Saturday, July 11, 2020

Guyana: Children of Paradise, by Fred D'Aguiar

I usually think of South America as Hispanic (with the exception of Brazil, colonized by Portugal and therefore closely related). Of course, that is not true, especially of the three small countries to the north of Brazil, formerly known as British Guiana, Dutch Guiana and French Guiana.

Since Guiana is a former British colony, many of its inhabitants emigrated to the UK, and I found it quite difficult to find a Guyanese writer actually living in Guyana, although there are a number in Britain. Fred D'Aguiar was born in London to Guyanese parents, but spent much of his childhood growing up in Guyana. For his novel, Children of Paradise, he has taken as his inspiration the true story of the Jonestown massacre. Jonestown was a religious community established in a remote area of the Guyanese jungle by American pastor Jim Jones. In 1978 most of the community, around 900 members including 300 children, died after drinking a cyanide laced potion, at the directive of the leader, rather than face investigation by authorities.

This book is a novel and the author does not claim it sticks to the facts, but it does seem to follow them quite closely. It chillingly sets out the ways in which a charismatic leader can exert a hold over a large group of people, both by mental and physical methods. One thing that did rather puzzle me was the presence in the community of a pet gorilla. It was implied that the gorilla was taken into captivity when his mother was shot, presumably in the forest where the community was located. Gorillas however, are native to Africa and not to South America. Was the gorilla transported across the ocean? There seemed to be no good reason why that might have happened. Nevertheless, the gorilla is central to the story so it was necessary for me to suspend my disbelief on that point.

Fred D'Aguiar is also a poet and that showed through particularly in the final chapter which interweaves two alternate endings to the story, one hopeful and one less so. I wanted to believe that the resourceful 10 year old Trina, along with her mother Joyce, and a large band of the commune's children, did manage to escape. In the real life version, sadly, that did not happen.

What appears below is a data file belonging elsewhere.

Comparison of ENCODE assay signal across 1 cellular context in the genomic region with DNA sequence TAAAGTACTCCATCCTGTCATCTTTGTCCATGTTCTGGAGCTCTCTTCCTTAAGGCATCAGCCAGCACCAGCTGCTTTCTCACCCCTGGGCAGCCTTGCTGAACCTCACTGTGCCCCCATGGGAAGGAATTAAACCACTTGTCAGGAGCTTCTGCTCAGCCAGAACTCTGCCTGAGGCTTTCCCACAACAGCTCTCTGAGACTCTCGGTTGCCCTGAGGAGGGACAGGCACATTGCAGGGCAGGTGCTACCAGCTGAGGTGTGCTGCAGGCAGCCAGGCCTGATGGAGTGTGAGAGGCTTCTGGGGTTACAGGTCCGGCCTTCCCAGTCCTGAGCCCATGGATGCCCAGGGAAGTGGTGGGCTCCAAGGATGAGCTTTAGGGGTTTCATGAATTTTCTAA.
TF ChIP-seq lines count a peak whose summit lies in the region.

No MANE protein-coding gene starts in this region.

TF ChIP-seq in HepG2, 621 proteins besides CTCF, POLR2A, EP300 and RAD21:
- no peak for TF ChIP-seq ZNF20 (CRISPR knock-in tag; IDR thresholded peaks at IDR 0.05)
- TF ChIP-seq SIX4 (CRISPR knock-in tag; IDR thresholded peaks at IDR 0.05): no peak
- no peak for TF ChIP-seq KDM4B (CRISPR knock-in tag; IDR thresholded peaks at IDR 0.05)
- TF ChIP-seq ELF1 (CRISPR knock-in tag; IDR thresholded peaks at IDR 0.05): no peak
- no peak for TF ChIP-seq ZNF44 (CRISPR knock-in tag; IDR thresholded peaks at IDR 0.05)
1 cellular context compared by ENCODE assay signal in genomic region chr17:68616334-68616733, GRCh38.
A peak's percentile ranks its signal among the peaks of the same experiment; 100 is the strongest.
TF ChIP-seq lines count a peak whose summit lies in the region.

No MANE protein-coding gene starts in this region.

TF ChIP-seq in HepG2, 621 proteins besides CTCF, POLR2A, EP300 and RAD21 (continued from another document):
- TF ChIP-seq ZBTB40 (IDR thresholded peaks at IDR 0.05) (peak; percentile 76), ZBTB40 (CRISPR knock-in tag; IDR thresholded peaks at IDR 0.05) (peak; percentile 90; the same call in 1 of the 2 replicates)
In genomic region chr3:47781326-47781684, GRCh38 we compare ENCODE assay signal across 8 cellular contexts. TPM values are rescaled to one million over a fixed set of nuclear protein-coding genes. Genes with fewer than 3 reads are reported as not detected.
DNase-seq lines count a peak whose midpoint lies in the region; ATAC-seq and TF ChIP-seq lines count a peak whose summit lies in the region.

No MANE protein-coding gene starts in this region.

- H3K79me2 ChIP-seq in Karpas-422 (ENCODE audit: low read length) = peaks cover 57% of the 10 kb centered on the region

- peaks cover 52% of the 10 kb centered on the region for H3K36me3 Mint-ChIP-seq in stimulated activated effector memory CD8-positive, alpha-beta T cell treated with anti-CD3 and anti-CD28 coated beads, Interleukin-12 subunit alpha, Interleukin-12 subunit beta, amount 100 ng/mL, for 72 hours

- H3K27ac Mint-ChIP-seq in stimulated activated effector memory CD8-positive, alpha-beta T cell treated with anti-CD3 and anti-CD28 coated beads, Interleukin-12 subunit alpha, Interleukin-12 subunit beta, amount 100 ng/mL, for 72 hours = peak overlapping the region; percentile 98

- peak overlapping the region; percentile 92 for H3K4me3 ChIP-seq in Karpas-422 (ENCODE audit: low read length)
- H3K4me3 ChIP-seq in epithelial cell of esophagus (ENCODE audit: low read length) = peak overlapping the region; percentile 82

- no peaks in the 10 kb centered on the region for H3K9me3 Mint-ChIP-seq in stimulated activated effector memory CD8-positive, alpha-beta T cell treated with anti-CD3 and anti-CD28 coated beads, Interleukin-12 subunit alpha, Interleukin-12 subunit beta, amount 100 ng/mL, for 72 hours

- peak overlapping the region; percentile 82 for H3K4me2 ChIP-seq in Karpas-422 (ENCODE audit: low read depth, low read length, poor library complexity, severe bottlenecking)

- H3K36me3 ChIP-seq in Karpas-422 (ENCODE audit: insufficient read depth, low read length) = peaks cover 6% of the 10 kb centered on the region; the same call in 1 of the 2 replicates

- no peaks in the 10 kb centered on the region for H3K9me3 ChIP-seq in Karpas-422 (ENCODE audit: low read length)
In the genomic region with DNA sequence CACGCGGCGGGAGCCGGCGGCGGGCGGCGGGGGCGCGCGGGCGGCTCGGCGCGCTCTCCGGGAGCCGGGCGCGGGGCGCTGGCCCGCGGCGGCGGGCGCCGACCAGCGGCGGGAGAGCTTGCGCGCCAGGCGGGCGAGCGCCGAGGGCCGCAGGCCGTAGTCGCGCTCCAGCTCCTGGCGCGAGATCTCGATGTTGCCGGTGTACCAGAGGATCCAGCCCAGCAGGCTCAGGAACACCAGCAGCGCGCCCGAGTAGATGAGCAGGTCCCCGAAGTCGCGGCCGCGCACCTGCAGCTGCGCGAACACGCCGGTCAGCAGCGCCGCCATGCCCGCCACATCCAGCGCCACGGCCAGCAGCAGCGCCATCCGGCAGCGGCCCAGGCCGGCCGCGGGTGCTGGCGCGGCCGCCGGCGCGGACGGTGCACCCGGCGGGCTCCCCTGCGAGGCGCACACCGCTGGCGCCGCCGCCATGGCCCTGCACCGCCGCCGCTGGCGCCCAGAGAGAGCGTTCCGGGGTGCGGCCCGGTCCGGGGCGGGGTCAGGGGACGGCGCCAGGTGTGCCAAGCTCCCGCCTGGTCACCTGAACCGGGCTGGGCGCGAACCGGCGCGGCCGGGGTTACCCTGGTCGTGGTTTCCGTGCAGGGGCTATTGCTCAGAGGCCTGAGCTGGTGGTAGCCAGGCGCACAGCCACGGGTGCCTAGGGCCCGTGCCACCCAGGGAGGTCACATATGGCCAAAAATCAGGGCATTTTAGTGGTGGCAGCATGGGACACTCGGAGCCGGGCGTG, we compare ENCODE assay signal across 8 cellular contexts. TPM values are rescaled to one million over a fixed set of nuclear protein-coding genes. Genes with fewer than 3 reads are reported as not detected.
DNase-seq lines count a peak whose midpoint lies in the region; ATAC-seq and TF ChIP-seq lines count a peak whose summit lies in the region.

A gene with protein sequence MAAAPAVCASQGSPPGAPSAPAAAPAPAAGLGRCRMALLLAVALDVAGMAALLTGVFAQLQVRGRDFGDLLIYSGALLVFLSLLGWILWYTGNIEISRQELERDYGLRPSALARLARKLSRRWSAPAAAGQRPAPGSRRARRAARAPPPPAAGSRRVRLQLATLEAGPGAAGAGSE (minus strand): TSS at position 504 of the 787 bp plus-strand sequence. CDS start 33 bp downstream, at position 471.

Children of Paradise was published in the UK by Granta Books in 2014 and in the USA by Harper Collins in 2016.

Monday, July 06, 2020

Vietnam: The Mountains Sing, by Nguyen Phan Que Mai

When looking for books from Vietnam, most references I found were to books written by South Vietnamese, usually after leaving the country, about their wartime experiences. When I discovered "The Mountains Sing" at our local library, it was a little different - firstly, because it is a family saga covering a greater time period, from before the Second World War to the present day, and secondly, because the author grew up in North Vietnam.

Even though there were protests in New Zealand about the Vietnam war, wanting the Americans and allies to withdraw, the Communist north was still portrayed as the enemy at the time. I was pleased to discover a much more nuanced picture of events in this novel. The Tran family at the centre of the saga are hard-working farmers living a relatively comfortable life until a series of misfortunes befall them. The patriarch of the family is killed by the Japanese during the occupation. After the war, the Communist instigated Land Reform results in them being denounced as landlords exploiting the poor, and they lose their land. Grandmother Tran Dieu Lan moves to the city, where several of her sons of the family enlist to fight in the war against the south and against the American "imperialists", with devastating results. The story is told through the eyes of Dieu Lan, and through those of her granddaughter Huong, whose mother also served in the war as a medical doctor, and returned traumatised.